Sit Down Before Reading, A Memoir by Dave Bexfield
If I was going to have a chance to avoid entering a nursing home in my early 40s, all I had to do was walk 100 meters. That’s all. For the metric challenged, that’s about the length of a football field excluding one end zone. Think front doors of a Costco to the roasted chickens in the back—a trek some 60 million people make every year. Easy peasy lemon squeezy.
I was so screwed.
See, I have medical issues. More precisely: an issue, and it’s a biggie. I was diagnosed with multiple sclerosis in 2005 in my mid-30s—it tends to be detected, in women especially, between ages 20 and 50—and it is one of the leading causes of disability in young people. Researchers are still unsure as to what causes it, how to best treat it, or why it affects those diagnosed so differently.
The disease gradually breaks down the insulation of nerves in the brain and spine, short circuiting critical connections, potentially even cutting them off entirely. As you can imagine, this can be a rather huge problem. To an outsider, the most apparent crippling side effects from MS are mobility based, with walking issues that necessitate a cane, wheelchair or scooter. But there are dozens of cloaked symptoms that can be far more debilitating, from unflagging fatigue, to cognition challenges, to vision issues. Numbness, tingling, pain, loss of coordination, and a cornucopia of problems beginning with the letter S—spasticity, strength, sensitivity, swallowing, speech—give you a sense of how assaulting this disease can be. It’s an equal opportunity front stabber, back stabber.
Usually MS plods along. Picture a senior citizen on the beach with a metal detector and a mission. It’s a slow process, as symptoms wax and wane like a comb over on a breezy day. Usually.
While many with MS won’t have walking issues for decades, if at all, a small percentage will draw the short straw in the MS lottery. Less than five years after my diagnosis, I was holding one of those straws. And it was dinky; my disease had turned blindingly aggressive.
For the first several years I had been giving myself daily injections—into my thighs, arms, stomach—in what had been a futile effort to slow my disease. Every morning before coffee, I took the syringe of medication out of the fridge to let it warm, dutifully washed my hands, disinfected the injection site, and sat down to collect my thoughts before pinching my left earlobe, mildly distracting myself for when the poke of pain came. More than 1,000 shots.
So I tried another injectable therapy (only three times a week, yay), shooting myself in the evenings so I could mostly sleep through the flu-like effects that tended to arrive a few hours later. Nope. My disability march incomprehensively accelerated. But thankfully there was another experimental option: a promising research study testing a powerful new drug, an infusion. I applied. We crossed fingers. We knocked on wood. We avoided the number 13. I shaved my head for luck. It wasn’t enough. There was an odd red flag in my bloodwork. Some particular “cluster of differentiation” counts of my B cells and T cells were a smidge off. A smidge. Researchers don’t like smidges. At all. I was excluded from participating.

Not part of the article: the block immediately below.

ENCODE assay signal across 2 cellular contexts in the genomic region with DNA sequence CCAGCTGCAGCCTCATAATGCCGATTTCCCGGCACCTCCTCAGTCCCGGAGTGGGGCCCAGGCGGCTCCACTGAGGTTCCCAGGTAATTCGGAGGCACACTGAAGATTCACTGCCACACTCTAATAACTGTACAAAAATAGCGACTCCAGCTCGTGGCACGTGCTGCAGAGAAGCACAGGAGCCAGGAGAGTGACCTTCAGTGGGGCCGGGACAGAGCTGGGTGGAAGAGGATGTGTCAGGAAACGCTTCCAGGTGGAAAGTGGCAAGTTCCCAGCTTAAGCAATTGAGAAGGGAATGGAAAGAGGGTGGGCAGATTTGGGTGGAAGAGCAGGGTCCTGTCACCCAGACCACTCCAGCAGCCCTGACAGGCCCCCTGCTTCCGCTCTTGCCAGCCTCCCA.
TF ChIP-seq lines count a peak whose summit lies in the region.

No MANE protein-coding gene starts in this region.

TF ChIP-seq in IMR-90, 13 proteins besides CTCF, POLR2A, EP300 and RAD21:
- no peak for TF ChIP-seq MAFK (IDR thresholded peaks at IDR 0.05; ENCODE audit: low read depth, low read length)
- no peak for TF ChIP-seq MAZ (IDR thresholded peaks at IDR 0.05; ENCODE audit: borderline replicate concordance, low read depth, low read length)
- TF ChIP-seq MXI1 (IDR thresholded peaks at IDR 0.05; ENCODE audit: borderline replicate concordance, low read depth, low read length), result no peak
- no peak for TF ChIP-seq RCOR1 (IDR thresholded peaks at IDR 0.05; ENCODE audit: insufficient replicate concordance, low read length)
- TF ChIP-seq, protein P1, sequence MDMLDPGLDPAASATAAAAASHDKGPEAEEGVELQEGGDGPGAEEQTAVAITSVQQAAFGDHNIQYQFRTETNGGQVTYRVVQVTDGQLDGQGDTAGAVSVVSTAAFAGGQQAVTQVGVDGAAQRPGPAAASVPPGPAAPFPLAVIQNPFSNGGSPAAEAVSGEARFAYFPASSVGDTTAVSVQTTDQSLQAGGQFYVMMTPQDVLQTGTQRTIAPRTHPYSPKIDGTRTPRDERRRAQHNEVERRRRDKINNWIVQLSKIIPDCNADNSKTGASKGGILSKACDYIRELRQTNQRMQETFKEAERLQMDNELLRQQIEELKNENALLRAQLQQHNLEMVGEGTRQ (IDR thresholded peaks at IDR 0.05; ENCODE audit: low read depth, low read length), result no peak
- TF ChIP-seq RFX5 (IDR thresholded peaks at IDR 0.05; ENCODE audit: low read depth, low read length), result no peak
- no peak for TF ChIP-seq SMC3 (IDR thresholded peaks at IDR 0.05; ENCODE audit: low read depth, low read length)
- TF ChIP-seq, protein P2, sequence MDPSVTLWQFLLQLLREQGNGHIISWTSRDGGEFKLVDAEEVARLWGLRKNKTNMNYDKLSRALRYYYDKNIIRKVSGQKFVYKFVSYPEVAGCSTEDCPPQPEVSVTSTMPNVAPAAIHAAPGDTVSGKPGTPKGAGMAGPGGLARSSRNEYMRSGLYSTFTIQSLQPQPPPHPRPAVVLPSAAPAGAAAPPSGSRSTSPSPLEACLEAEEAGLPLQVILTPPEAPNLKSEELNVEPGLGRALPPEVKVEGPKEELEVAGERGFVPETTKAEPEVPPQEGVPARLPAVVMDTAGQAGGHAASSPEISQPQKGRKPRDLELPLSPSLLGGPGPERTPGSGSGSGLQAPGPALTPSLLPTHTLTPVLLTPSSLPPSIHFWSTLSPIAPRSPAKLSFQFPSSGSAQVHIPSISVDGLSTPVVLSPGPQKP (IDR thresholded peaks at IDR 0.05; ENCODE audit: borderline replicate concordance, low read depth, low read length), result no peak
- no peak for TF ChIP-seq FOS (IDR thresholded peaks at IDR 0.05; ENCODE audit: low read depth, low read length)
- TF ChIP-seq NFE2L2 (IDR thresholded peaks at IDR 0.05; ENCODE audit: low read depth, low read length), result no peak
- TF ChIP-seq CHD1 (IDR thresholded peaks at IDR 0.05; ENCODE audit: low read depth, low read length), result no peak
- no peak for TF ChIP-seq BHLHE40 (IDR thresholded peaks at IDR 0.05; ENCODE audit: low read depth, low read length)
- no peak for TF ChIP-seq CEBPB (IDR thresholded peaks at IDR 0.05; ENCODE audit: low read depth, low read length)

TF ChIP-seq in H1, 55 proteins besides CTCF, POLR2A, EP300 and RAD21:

A Cancer Treatment Reimagined
There were no other local MS studies that I qualified for, and the few available MS drugs left for me to try had glaring black-box warnings from the FDA. And then I remembered an e-mail I had saved from a friend with MS about a clinical trial. A bat-shit crazy clinical trial. Specifically: a bat-shit crazy clinical trial you would participate in only if you were desperate and had no other options and were willing to risk your life.
“Is this you? Not me…” Caitlyn wrote that May, forwarding along the details of a potentially groundbreaking MS treatment. “This attempt to ‘reboot’ the immune system is strictly investigational for MS,” researchers cautioned in their call for volunteers. “The procedure is not without risk, one of these being serious, potentially life-threatening infections due to the weakened state of the immune system before it is fully restored.”
It’s funny how in just a few months, my “Uh, no way” turned to “That sounds totally rational.”
By that time my decline had become so furious and alarming that I had even asked to be admitted to the hospital. A request that was deemed unnecessary. (“Sometimes MS is just like that.”) In nine months and after a flurry of puzzling urinary tract infections, all viable FDA-approved therapies had failed. I went from walking unaided to using a walker, and I was out of options including all clinical trials save this one now staring back at me in my inbox—an autologous bone marrow transplant, a novel technique used primarily to treat cancers of the blood, for poor prognosis MS sponsored by the National Institutes of Health. Hope.